According to popular legend, people turn into werewolves by being bit by a werewolf. However, other myths claim that people turn into werewolves as a punishment from a divine being for bad behavior. German folk tales explain that turning into a werewolf is a voluntary act that occurs when a person wears a belt made from the skin of a wolf.
The idea of people turning into werewolves, or lycanthropy, stems from ancient myths and stories. The "Epic of Gilgamesh," for instance, tells that the goddess Ishtar changes one of her suitors into a wolf. In another story, the god Juipter changes Lycaon into a wolf for attempting to serve him human meat. In both cases, lycanthropy is a punishment.
In other cultures, lycanthropy is both a gift and a voluntary transformation. German, Belgium and Netherlands tales state that a man would wear a belt made from wolf skin so that he could change into a wolf. He did this so that he could fight fiercely in battle. In other stories, the transformation occurs as a man removes his clothing, and the only way to regain his human shape is to put his clothes back on.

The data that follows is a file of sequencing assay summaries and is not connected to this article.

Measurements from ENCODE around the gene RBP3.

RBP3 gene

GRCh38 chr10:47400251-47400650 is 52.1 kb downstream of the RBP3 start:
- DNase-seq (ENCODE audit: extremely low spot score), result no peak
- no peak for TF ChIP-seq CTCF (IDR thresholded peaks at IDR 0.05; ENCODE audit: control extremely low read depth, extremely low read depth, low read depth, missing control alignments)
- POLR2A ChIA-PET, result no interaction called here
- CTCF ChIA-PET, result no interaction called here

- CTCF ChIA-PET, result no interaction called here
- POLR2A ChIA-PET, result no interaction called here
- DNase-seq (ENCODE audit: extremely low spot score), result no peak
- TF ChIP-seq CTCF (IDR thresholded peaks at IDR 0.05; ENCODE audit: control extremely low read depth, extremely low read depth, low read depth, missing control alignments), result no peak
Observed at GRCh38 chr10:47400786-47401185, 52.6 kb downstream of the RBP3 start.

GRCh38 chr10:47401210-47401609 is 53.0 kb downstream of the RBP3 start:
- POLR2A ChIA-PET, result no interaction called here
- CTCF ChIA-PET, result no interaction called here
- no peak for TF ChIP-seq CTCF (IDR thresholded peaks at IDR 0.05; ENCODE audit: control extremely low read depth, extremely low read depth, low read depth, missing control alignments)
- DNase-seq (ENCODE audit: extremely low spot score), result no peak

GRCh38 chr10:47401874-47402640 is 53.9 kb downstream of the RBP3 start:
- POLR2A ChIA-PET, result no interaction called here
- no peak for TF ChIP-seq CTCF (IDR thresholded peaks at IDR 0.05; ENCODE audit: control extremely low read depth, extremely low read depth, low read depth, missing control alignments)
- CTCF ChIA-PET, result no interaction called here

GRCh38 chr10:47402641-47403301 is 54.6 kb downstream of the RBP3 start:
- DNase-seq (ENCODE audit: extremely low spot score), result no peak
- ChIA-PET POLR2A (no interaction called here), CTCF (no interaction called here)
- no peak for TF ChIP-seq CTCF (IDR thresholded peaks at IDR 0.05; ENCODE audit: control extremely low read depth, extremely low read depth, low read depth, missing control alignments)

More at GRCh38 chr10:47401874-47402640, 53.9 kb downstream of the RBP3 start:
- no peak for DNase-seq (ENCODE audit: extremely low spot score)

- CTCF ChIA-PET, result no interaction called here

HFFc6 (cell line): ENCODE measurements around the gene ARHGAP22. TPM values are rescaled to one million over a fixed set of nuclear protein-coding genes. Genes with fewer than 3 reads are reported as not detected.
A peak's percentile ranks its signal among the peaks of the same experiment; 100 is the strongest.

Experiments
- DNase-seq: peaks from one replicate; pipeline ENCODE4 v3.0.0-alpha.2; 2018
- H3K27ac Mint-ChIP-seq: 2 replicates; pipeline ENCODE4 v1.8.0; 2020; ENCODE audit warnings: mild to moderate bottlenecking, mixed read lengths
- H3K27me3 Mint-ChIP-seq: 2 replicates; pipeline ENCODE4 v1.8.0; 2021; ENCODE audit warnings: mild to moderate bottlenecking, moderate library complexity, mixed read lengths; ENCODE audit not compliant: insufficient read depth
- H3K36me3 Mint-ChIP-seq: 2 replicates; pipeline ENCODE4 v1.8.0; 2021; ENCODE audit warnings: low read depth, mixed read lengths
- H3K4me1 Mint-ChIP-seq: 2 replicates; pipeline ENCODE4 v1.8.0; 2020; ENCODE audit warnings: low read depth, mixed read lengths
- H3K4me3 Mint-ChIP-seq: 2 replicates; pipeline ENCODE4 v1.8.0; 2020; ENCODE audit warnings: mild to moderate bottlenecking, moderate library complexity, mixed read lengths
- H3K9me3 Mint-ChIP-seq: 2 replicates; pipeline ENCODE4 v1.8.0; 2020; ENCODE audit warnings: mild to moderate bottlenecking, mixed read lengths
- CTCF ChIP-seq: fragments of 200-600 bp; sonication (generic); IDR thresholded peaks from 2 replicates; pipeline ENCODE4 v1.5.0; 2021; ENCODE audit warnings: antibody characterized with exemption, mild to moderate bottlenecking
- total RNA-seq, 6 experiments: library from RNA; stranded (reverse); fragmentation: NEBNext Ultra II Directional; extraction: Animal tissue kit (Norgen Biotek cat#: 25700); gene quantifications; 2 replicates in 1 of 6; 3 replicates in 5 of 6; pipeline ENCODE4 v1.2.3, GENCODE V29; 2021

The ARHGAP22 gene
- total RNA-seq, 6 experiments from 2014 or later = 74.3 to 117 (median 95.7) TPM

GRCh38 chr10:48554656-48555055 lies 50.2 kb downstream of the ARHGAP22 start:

Popular literature and movies describe lycanthropy as a condition that is caught through the bite of another werewolf. One of the films that set this precedent is "The Wolf Man," made in 1941.